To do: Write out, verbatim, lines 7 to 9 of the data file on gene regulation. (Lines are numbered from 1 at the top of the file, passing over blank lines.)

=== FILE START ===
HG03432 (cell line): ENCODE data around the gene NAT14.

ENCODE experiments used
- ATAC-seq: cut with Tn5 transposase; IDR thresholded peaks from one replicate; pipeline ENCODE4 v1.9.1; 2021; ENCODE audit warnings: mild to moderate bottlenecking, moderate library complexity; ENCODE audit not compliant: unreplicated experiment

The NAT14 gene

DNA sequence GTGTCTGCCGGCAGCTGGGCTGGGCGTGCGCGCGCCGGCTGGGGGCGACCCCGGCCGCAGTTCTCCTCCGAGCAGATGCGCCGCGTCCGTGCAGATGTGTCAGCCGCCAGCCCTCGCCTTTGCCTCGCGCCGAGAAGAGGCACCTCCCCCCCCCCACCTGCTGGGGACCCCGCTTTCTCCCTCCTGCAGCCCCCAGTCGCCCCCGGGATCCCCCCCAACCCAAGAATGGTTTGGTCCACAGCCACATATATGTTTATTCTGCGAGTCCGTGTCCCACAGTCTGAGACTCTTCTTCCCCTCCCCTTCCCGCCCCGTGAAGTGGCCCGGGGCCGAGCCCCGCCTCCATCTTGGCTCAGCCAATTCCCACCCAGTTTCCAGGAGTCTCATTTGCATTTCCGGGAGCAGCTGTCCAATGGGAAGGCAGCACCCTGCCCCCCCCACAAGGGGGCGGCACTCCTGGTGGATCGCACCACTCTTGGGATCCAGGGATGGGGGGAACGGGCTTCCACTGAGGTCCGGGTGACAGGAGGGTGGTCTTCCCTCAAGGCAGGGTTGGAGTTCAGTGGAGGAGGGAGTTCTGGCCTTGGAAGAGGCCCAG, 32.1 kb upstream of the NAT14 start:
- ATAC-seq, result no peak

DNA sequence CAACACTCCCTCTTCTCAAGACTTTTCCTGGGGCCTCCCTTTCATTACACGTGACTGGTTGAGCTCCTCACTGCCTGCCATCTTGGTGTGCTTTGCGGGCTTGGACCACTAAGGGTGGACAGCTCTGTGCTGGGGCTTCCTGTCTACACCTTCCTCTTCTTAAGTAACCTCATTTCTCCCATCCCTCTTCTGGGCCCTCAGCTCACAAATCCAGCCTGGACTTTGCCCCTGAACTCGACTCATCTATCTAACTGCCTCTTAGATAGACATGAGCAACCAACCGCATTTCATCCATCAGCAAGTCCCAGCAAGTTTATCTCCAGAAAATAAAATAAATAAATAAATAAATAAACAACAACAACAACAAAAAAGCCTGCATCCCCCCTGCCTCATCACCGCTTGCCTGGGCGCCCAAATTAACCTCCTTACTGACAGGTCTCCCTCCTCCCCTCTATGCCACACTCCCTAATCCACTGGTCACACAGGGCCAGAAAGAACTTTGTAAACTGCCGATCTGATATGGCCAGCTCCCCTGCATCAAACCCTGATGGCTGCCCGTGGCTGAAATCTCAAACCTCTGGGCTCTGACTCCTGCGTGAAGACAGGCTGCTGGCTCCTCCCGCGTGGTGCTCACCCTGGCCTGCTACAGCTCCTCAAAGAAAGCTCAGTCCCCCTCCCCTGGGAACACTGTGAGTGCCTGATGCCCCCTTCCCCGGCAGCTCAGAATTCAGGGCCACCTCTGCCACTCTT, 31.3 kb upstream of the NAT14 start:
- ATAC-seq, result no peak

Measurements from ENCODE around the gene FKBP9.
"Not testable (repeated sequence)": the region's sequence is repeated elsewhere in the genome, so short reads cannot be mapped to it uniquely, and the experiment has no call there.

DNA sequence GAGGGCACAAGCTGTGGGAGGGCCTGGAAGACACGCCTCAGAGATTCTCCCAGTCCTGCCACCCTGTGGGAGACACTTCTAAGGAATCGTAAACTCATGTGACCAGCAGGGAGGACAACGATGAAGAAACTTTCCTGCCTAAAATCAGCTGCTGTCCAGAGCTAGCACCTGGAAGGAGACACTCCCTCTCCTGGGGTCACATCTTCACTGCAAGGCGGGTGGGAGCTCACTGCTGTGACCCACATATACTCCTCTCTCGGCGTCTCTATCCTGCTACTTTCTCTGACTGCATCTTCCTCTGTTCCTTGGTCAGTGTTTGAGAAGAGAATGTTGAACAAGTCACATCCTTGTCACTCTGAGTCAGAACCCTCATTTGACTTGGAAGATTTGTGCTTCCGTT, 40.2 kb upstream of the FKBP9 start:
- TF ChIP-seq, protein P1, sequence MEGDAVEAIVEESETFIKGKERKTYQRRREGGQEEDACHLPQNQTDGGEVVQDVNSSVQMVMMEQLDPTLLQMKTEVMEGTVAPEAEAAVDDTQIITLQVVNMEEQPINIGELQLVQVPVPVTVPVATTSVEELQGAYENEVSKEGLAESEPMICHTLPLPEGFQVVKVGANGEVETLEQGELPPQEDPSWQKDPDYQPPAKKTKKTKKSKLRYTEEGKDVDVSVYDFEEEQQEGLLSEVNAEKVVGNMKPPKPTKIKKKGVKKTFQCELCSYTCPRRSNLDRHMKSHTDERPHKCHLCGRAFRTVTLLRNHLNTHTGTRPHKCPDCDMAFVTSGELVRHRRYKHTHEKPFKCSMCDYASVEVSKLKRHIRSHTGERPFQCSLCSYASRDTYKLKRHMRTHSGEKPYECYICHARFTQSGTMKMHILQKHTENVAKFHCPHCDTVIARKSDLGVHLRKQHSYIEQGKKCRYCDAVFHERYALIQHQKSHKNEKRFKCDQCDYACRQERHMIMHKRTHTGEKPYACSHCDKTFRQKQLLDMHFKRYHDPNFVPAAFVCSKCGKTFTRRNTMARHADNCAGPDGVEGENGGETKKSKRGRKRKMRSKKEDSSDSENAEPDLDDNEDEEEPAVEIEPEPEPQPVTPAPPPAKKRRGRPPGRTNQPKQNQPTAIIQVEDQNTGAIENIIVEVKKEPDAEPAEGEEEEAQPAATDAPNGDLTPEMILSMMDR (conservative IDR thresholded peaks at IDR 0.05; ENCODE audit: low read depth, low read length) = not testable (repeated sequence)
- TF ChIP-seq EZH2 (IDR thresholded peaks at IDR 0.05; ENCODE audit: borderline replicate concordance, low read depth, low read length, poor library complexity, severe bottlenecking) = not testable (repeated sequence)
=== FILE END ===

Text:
DNA sequence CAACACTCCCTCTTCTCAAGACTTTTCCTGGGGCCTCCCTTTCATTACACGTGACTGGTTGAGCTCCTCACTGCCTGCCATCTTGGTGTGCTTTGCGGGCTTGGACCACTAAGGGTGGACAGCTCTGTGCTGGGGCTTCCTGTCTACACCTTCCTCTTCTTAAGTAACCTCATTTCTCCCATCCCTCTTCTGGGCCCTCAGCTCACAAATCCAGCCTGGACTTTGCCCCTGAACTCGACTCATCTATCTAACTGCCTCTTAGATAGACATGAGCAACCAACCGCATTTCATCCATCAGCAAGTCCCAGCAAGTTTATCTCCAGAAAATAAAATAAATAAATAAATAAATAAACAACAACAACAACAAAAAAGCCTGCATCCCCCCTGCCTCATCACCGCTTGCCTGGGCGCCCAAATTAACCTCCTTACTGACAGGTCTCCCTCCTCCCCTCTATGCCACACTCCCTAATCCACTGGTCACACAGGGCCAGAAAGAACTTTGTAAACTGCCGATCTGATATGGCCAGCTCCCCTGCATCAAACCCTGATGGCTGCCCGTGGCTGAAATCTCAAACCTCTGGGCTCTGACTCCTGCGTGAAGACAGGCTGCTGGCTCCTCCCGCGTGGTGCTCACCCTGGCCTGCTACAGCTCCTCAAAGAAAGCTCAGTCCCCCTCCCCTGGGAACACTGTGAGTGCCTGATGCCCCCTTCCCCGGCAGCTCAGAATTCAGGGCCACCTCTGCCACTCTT, 31.3 kb upstream of the NAT14 start:
- ATAC-seq, result no peak

Measurements from ENCODE around the gene FKBP9.